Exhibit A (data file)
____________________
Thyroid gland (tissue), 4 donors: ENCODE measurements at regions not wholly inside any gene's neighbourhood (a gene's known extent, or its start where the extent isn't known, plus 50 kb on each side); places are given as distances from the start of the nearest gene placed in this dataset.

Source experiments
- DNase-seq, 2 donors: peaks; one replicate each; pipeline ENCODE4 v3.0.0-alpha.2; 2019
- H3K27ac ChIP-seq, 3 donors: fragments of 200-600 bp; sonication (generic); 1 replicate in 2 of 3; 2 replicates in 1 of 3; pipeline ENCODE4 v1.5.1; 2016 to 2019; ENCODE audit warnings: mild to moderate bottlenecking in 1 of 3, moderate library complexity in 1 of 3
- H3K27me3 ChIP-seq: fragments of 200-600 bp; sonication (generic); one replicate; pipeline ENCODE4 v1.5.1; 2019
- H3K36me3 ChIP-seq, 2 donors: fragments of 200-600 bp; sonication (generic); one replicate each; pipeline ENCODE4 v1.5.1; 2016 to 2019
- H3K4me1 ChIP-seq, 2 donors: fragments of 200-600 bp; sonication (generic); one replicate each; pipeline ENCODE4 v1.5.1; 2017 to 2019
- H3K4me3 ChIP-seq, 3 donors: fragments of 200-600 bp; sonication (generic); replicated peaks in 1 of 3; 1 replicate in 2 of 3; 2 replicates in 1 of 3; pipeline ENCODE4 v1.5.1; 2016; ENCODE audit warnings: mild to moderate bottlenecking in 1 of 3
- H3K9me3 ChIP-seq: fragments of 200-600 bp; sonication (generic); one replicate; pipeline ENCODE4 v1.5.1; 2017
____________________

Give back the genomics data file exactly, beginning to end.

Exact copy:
Thyroid gland (tissue), 4 donors: ENCODE measurements at regions not wholly inside any gene's neighbourhood (a gene's known extent, or its start where the extent isn't known, plus 50 kb on each side); places are given as distances from the start of the nearest gene placed in this dataset.

Source experiments
- DNase-seq, 2 donors: peaks; one replicate each; pipeline ENCODE4 v3.0.0-alpha.2; 2019
- H3K27ac ChIP-seq, 3 donors: fragments of 200-600 bp; sonication (generic); 1 replicate in 2 of 3; 2 replicates in 1 of 3; pipeline ENCODE4 v1.5.1; 2016 to 2019; ENCODE audit warnings: mild to moderate bottlenecking in 1 of 3, moderate library complexity in 1 of 3
- H3K27me3 ChIP-seq: fragments of 200-600 bp; sonication (generic); one replicate; pipeline ENCODE4 v1.5.1; 2019
- H3K36me3 ChIP-seq, 2 donors: fragments of 200-600 bp; sonication (generic); one replicate each; pipeline ENCODE4 v1.5.1; 2016 to 2019
- H3K4me1 ChIP-seq, 2 donors: fragments of 200-600 bp; sonication (generic); one replicate each; pipeline ENCODE4 v1.5.1; 2017 to 2019
- H3K4me3 ChIP-seq, 3 donors: fragments of 200-600 bp; sonication (generic); replicated peaks in 1 of 3; 1 replicate in 2 of 3; 2 replicates in 1 of 3; pipeline ENCODE4 v1.5.1; 2016; ENCODE audit warnings: mild to moderate bottlenecking in 1 of 3
- H3K9me3 ChIP-seq: fragments of 200-600 bp; sonication (generic); one replicate; pipeline ENCODE4 v1.5.1; 2017